Rehabilitation: The Ongoing Journey

 

I have written this section to assist other people who may find themselves in my position - the experience of assisting a catastrophically injured person after an accident. I hope that what I have achieved with the assistance of my friends will help them travel the journey through rehabilitation. (Judie Stephens ~ July 1999)

The Journey Begins......

It was 27 November 1993 when I learnt that my daughter and her husband had been killed as the result of a car accident and their pre-school sons, Matthew (aged 5), David (aged 3) and Jackson (3 months) had survived.

It was not until later on that fateful day that I learnt that the baby, who was thrown 10 metres from the car, was catastrophically injured. As a result of the accident, Jackson was left deaf, blind and quadriplegic. He spent the next 6 months in hospital, unable to swallow, speak or hear. Days ran into weeks and into months and not a lot seemed to happen. Due to fluid on the brain (hydrocephalus) Jackson underwent surgery to the brain on five occasions for the next two years. Later he had a hip operation and is involved in a daily rehabilitation program.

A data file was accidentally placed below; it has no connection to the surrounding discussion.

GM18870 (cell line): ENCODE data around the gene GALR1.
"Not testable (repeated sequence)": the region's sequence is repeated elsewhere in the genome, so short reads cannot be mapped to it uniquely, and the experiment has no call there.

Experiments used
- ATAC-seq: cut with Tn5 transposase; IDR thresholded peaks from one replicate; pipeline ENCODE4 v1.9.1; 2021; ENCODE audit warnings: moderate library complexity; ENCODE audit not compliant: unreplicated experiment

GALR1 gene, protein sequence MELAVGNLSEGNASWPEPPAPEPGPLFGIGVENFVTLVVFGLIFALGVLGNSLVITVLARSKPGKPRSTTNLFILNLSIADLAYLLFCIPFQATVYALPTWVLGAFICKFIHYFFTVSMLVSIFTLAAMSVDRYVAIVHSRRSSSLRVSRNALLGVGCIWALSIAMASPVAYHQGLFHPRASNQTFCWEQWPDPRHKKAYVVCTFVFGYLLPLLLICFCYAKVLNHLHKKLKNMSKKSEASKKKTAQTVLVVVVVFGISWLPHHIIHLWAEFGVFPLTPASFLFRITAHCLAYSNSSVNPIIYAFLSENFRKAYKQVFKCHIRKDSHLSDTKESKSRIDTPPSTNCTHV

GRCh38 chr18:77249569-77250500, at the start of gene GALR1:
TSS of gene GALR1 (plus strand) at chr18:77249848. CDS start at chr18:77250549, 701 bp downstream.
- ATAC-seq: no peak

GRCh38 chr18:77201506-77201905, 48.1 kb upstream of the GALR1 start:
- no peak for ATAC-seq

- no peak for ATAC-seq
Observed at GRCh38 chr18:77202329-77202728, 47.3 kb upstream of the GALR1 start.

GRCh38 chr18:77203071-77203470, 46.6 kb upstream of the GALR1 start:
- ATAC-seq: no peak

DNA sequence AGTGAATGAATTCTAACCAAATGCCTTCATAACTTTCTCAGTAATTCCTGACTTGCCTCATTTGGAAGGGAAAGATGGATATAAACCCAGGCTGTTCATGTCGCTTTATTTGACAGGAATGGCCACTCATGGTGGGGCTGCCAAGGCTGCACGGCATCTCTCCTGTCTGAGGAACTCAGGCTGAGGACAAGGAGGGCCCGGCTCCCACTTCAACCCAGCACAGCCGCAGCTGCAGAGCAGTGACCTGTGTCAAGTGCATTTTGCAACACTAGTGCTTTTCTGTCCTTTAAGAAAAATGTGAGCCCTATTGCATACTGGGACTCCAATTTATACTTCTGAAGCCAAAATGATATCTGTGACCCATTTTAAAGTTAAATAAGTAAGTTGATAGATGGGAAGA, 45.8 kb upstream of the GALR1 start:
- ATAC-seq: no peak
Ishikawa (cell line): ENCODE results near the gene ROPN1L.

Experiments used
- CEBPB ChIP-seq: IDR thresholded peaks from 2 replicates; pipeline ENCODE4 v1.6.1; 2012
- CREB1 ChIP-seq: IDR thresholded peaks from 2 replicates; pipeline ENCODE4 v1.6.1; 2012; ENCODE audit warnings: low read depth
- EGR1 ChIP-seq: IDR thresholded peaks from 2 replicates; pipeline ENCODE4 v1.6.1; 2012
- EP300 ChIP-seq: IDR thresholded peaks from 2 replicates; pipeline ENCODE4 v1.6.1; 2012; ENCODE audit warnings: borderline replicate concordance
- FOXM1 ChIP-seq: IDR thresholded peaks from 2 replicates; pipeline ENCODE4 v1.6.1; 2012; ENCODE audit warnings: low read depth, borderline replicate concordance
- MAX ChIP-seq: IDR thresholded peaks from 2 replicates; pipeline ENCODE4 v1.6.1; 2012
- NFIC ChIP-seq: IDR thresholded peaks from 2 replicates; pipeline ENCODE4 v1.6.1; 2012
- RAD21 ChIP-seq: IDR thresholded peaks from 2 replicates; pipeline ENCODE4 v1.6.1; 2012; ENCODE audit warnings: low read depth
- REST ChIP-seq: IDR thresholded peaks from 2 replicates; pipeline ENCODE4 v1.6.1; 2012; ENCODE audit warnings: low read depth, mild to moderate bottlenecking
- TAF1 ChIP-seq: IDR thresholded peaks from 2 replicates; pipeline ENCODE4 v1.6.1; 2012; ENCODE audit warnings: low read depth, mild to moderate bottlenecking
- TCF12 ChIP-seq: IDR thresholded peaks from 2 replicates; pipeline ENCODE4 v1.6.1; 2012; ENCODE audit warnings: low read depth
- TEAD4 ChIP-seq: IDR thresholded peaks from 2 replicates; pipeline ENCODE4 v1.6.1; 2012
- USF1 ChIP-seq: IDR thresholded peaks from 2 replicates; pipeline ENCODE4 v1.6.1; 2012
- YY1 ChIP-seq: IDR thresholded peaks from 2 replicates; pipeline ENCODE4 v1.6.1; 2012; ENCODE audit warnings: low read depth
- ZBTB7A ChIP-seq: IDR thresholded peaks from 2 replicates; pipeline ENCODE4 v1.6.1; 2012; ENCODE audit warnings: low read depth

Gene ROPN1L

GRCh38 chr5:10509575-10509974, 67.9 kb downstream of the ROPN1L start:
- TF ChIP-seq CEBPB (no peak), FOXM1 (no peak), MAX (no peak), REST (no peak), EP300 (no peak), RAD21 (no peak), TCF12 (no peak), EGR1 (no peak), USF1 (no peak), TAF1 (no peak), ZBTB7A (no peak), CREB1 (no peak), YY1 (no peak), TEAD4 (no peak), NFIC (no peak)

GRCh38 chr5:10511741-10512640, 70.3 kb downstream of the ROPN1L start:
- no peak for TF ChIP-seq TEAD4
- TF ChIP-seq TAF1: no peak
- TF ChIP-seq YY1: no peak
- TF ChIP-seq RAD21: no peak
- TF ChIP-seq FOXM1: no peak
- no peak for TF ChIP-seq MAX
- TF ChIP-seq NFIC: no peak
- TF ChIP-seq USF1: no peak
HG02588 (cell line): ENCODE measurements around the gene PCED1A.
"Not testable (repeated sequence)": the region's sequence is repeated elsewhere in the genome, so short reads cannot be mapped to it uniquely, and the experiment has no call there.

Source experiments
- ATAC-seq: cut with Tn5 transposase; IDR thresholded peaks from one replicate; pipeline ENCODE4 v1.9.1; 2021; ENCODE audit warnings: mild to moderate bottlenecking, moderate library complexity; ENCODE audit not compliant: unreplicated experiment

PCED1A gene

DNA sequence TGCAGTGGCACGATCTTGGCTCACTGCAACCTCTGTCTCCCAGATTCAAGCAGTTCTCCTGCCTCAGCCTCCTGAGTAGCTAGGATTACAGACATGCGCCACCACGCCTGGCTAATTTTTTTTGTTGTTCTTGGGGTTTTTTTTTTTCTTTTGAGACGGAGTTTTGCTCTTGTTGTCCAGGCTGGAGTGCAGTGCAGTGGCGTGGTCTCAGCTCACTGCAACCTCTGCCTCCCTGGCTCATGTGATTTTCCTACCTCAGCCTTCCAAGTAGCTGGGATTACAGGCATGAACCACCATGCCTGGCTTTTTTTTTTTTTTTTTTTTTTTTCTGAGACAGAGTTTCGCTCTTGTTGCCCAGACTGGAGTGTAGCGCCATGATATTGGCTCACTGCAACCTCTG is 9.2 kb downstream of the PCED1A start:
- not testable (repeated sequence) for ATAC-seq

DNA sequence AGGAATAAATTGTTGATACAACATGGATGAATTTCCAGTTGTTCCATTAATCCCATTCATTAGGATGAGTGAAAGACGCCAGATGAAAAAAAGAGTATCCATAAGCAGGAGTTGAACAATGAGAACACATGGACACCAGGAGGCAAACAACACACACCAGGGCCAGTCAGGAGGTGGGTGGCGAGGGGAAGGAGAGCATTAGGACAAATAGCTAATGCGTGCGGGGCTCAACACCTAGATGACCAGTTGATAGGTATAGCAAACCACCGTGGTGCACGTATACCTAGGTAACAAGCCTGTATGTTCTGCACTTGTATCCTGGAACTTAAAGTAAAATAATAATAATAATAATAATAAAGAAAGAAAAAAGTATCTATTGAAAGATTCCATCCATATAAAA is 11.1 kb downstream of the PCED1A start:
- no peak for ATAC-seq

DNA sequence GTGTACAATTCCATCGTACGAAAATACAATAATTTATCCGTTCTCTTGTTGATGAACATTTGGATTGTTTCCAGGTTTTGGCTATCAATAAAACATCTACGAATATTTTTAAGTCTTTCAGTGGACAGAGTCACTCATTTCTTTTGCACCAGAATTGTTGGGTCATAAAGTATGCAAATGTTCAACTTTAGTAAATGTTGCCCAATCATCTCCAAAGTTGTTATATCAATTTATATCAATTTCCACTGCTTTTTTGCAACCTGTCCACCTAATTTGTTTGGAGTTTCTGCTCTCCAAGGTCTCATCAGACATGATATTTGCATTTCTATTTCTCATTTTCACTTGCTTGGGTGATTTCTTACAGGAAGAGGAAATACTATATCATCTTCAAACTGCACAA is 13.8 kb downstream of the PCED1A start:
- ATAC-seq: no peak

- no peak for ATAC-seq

The Early Days......

Doctor Ric Dunstan, Paediatric Registrar for brain injured children at Sydney Children's Hospital, was one of the first people we met. Doctor Dunstan has taken the journey to rehabilitation with us and has guided us through all levels of Jackson's daily care and rehabilitation.

Helen Wills (Early Intervention Centre, North Rocks) taught me how to play with Jackson and understand his environment. She has become my mentor and her experience has assisted me throughout the journey.

Mainstream Rehabilitation......

Throughout our journey, I have always considered it very important that Jackson participate in age appropriate activities and that he be with other children living in mainstream situations. It has been important that Jackson have the opportunity to holiday with family and friends, go camping, experience crowds, go shopping and do all other activities families engage in on an on-going basis.